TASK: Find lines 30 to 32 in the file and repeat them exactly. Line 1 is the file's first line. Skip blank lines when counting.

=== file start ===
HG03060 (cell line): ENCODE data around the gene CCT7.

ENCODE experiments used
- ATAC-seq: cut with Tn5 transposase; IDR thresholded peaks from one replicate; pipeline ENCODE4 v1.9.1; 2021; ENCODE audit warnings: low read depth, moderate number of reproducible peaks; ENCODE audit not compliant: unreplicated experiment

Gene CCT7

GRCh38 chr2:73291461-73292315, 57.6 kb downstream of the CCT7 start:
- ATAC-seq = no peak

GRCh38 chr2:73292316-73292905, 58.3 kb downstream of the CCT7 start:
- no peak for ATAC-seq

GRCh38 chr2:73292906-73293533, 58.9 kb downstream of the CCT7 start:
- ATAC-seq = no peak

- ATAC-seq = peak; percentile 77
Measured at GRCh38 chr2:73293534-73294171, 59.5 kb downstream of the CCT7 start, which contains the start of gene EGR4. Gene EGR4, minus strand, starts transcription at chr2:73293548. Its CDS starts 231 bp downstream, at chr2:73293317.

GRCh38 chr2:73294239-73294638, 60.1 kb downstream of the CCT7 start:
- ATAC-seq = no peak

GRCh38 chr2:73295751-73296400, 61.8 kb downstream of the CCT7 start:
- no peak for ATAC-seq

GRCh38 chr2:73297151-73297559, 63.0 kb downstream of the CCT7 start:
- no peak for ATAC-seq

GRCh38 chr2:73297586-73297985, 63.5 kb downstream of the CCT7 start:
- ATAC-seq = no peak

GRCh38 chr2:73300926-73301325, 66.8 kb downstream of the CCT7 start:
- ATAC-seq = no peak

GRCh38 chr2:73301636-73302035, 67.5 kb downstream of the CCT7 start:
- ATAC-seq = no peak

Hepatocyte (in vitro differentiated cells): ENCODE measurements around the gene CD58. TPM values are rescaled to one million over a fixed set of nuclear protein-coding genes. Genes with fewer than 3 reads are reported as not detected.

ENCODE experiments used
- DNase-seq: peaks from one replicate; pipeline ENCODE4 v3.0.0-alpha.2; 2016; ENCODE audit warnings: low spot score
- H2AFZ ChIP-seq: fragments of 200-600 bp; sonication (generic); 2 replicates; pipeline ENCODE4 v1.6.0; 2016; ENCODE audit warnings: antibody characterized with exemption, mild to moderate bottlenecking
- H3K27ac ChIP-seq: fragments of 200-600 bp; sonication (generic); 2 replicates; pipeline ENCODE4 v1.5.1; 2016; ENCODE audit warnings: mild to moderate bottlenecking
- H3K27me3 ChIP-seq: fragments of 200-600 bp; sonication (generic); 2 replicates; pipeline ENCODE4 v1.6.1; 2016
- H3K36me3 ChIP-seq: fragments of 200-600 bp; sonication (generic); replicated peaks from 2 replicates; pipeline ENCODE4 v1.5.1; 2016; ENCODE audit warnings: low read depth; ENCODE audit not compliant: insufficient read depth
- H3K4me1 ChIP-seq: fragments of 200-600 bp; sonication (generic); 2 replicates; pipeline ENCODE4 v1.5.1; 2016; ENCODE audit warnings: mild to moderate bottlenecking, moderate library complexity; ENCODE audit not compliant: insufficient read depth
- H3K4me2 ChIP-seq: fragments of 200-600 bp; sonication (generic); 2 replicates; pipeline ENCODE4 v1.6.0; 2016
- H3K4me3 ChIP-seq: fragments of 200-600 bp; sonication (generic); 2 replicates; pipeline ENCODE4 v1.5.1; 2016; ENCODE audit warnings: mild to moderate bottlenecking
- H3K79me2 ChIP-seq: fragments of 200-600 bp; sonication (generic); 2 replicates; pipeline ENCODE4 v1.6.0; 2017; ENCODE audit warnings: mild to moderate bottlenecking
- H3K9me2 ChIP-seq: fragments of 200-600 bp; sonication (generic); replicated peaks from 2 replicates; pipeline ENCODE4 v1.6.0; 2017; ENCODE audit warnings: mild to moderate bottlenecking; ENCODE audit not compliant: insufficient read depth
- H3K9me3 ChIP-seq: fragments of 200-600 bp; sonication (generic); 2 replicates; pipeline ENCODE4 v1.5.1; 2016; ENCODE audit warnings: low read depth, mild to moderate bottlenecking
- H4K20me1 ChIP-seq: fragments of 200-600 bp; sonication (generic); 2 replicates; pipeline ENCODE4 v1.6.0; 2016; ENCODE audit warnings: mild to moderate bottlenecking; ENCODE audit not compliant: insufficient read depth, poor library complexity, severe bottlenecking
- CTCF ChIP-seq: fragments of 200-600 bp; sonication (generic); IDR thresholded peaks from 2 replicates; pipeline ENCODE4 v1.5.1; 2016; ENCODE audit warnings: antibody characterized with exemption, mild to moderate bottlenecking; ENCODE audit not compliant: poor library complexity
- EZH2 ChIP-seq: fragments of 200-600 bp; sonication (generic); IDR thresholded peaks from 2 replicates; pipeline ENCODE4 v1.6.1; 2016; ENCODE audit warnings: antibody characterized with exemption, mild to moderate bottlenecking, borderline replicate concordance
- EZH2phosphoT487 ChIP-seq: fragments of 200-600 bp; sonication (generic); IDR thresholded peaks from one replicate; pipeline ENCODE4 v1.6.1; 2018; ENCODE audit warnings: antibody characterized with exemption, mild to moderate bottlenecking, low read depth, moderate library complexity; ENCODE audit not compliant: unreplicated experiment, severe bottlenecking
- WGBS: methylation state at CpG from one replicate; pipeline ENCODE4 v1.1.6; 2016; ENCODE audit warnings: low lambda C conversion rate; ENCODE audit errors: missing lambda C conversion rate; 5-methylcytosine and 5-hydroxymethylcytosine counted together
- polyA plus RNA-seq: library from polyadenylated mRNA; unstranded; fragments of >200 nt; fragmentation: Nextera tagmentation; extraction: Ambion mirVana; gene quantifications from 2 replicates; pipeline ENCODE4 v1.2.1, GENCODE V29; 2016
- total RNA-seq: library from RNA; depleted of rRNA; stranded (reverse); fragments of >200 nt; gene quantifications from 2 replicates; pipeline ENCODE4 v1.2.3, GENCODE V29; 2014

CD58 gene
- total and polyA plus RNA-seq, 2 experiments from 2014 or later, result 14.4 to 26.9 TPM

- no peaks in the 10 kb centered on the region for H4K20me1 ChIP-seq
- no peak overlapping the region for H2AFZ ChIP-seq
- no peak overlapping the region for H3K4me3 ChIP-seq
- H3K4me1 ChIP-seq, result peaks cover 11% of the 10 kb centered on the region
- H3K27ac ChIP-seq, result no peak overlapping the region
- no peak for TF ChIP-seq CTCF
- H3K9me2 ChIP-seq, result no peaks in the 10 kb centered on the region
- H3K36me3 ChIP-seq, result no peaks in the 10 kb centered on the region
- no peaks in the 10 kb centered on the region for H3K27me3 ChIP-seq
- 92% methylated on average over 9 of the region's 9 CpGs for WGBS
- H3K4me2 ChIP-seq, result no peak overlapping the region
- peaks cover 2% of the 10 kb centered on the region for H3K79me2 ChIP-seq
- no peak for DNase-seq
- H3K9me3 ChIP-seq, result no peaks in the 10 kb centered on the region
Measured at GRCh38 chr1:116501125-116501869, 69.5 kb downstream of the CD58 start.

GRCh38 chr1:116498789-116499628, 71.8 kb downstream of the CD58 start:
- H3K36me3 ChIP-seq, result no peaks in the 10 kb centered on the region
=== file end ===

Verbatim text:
- H3K27me3 ChIP-seq: fragments of 200-600 bp; sonication (generic); 2 replicates; pipeline ENCODE4 v1.6.1; 2016
- H3K36me3 ChIP-seq: fragments of 200-600 bp; sonication (generic); replicated peaks from 2 replicates; pipeline ENCODE4 v1.5.1; 2016; ENCODE audit warnings: low read depth; ENCODE audit not compliant: insufficient read depth
- H3K4me1 ChIP-seq: fragments of 200-600 bp; sonication (generic); 2 replicates; pipeline ENCODE4 v1.5.1; 2016; ENCODE audit warnings: mild to moderate bottlenecking, moderate library complexity; ENCODE audit not compliant: insufficient read depth